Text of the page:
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Computing heat capacities in Bohmian Mechanics
Quote:Schmelzer: In quantum equilibrium, the probability distribution of the particles is completely defined by the wave function.  In this sense, these additional degrees of freedom are irrelevant for anything what matters in physics.  Thermodynamics is only about rules of approximation if one is no longer able to distinguish microscopic variables but has to handle only averages.   If an equivalence is proven for all physical variables, one does not have to proof a separate theorem for averages.  

We do not need any additional assumptions here.  Once we have quantum equilibrium, the wave function defines the complete state completely.  So all the functions which matter physically can be computed from the wave function.  

And forget about counting the degrees of freedom.  This is meaningful and correct if we have the usual classical formulas for energy of type \(H = \frac{1}{2m}p^2 + V(q)\) for these classical degrees of freedom.  The formula for energy in dBB theory in quantum equilibrium is, of course, the same as that of quantum theory.  Which is what matters.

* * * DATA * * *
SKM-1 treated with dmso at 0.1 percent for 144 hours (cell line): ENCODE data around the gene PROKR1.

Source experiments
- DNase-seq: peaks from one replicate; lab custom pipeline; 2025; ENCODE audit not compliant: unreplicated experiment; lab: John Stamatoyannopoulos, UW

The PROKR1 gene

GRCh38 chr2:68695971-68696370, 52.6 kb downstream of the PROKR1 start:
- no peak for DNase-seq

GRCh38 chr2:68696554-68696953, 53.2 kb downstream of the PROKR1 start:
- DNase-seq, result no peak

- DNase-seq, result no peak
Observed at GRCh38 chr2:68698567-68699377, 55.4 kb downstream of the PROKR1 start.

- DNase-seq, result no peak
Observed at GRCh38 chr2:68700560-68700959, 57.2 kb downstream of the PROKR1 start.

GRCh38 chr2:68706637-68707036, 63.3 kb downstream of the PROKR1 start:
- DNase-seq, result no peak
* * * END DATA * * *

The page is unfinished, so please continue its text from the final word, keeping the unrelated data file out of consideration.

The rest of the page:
Then it would be interesting to generate situations in which the system might be out of quantum equilibrium. In atomic physics, experiments exist with fs LASER pulses. It should be possible, somehow, to create situations in which the dbb theory offers different predictions, because it has that additional possibility of treating systems that are  out of quantum equilibrium. How much time does it take for a system to equilibrate? Perhaps, with a clever experimental setup, systems could be designed which equilibrate particularly slowly. I would suggest to do research in this direction since it offers the opportunity to distinguish between these different approaches to quantum mechanics.

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RE: Computing heat capacities in Bohmian Mechanics - by Quiet reader - 05-28-2016, 12:25 PM

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